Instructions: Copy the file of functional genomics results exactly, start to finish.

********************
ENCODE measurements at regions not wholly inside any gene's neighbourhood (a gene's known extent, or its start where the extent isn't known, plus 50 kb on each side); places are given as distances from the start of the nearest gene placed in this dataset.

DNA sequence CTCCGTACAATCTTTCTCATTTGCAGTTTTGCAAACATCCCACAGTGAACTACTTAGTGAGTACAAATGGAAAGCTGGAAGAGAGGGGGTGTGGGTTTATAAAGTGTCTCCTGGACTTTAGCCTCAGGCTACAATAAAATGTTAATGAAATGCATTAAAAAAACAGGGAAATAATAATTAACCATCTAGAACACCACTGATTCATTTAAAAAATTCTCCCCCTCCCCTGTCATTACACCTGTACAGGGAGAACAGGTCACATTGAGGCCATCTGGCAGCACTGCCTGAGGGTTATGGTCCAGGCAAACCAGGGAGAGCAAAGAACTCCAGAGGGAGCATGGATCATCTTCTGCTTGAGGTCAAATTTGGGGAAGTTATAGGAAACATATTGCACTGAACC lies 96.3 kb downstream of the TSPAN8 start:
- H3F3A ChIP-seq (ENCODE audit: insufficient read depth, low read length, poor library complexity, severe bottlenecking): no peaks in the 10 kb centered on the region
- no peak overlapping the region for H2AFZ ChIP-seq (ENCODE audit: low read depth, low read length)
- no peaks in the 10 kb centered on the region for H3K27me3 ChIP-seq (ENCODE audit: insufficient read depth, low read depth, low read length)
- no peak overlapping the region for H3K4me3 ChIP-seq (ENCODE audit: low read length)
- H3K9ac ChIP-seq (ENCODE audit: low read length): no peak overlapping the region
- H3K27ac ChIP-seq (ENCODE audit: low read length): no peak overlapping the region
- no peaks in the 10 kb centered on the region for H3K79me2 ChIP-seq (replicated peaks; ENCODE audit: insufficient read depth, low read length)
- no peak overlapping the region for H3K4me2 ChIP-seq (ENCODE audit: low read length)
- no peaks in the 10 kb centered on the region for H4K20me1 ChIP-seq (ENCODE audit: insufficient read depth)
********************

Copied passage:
ENCODE measurements at regions not wholly inside any gene's neighbourhood (a gene's known extent, or its start where the extent isn't known, plus 50 kb on each side); places are given as distances from the start of the nearest gene placed in this dataset.

DNA sequence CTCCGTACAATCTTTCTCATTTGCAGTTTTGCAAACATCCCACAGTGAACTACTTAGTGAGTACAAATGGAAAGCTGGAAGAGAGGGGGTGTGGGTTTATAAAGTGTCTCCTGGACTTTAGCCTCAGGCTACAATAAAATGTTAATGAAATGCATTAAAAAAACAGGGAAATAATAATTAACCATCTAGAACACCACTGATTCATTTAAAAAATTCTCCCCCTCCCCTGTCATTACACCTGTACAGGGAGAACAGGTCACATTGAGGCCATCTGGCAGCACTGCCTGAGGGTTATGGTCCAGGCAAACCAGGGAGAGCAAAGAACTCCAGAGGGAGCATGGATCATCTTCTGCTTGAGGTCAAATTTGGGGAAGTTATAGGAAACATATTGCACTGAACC lies 96.3 kb downstream of the TSPAN8 start:
- H3F3A ChIP-seq (ENCODE audit: insufficient read depth, low read length, poor library complexity, severe bottlenecking): no peaks in the 10 kb centered on the region
- no peak overlapping the region for H2AFZ ChIP-seq (ENCODE audit: low read depth, low read length)
- no peaks in the 10 kb centered on the region for H3K27me3 ChIP-seq (ENCODE audit: insufficient read depth, low read depth, low read length)
- no peak overlapping the region for H3K4me3 ChIP-seq (ENCODE audit: low read length)
- H3K9ac ChIP-seq (ENCODE audit: low read length): no peak overlapping the region
- H3K27ac ChIP-seq (ENCODE audit: low read length): no peak overlapping the region
- no peaks in the 10 kb centered on the region for H3K79me2 ChIP-seq (replicated peaks; ENCODE audit: insufficient read depth, low read length)
- no peak overlapping the region for H3K4me2 ChIP-seq (ENCODE audit: low read length)
- no peaks in the 10 kb centered on the region for H4K20me1 ChIP-seq (ENCODE audit: insufficient read depth)